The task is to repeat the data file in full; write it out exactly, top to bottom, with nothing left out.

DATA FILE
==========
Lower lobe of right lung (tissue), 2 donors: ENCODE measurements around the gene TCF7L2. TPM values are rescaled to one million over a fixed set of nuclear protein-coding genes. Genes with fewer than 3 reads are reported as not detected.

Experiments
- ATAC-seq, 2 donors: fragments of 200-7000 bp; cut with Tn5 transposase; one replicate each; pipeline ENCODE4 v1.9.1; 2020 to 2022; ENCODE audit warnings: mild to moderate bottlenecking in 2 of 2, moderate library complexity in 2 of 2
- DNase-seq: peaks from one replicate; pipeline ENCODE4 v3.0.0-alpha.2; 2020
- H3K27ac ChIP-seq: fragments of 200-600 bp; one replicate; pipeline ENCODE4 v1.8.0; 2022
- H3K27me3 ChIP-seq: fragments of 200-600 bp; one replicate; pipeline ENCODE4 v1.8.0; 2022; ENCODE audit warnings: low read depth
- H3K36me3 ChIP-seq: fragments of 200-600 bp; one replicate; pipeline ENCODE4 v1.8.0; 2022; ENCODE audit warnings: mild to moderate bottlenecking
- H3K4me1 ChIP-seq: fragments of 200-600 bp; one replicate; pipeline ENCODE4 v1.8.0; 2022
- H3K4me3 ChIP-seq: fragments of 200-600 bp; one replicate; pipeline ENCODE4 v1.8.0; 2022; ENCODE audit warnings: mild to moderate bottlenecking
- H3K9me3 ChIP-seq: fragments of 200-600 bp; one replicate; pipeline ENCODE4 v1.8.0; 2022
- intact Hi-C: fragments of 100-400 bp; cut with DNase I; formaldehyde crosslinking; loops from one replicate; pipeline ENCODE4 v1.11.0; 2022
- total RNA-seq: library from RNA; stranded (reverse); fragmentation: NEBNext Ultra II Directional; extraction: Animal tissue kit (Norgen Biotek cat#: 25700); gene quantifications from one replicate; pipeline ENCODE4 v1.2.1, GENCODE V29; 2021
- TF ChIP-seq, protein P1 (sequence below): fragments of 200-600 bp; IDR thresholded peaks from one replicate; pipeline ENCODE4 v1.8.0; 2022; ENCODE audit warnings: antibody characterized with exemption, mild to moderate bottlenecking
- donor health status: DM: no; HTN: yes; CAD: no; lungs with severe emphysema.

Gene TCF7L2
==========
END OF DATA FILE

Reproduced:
Lower lobe of right lung (tissue), 2 donors: ENCODE measurements around the gene TCF7L2. TPM values are rescaled to one million over a fixed set of nuclear protein-coding genes. Genes with fewer than 3 reads are reported as not detected.

Experiments
- ATAC-seq, 2 donors: fragments of 200-7000 bp; cut with Tn5 transposase; one replicate each; pipeline ENCODE4 v1.9.1; 2020 to 2022; ENCODE audit warnings: mild to moderate bottlenecking in 2 of 2, moderate library complexity in 2 of 2
- DNase-seq: peaks from one replicate; pipeline ENCODE4 v3.0.0-alpha.2; 2020
- H3K27ac ChIP-seq: fragments of 200-600 bp; one replicate; pipeline ENCODE4 v1.8.0; 2022
- H3K27me3 ChIP-seq: fragments of 200-600 bp; one replicate; pipeline ENCODE4 v1.8.0; 2022; ENCODE audit warnings: low read depth
- H3K36me3 ChIP-seq: fragments of 200-600 bp; one replicate; pipeline ENCODE4 v1.8.0; 2022; ENCODE audit warnings: mild to moderate bottlenecking
- H3K4me1 ChIP-seq: fragments of 200-600 bp; one replicate; pipeline ENCODE4 v1.8.0; 2022
- H3K4me3 ChIP-seq: fragments of 200-600 bp; one replicate; pipeline ENCODE4 v1.8.0; 2022; ENCODE audit warnings: mild to moderate bottlenecking
- H3K9me3 ChIP-seq: fragments of 200-600 bp; one replicate; pipeline ENCODE4 v1.8.0; 2022
- intact Hi-C: fragments of 100-400 bp; cut with DNase I; formaldehyde crosslinking; loops from one replicate; pipeline ENCODE4 v1.11.0; 2022
- total RNA-seq: library from RNA; stranded (reverse); fragmentation: NEBNext Ultra II Directional; extraction: Animal tissue kit (Norgen Biotek cat#: 25700); gene quantifications from one replicate; pipeline ENCODE4 v1.2.1, GENCODE V29; 2021
- TF ChIP-seq, protein P1 (sequence below): fragments of 200-600 bp; IDR thresholded peaks from one replicate; pipeline ENCODE4 v1.8.0; 2022; ENCODE audit warnings: antibody characterized with exemption, mild to moderate bottlenecking
- donor health status: DM: no; HTN: yes; CAD: no; lungs with severe emphysema.

Gene TCF7L2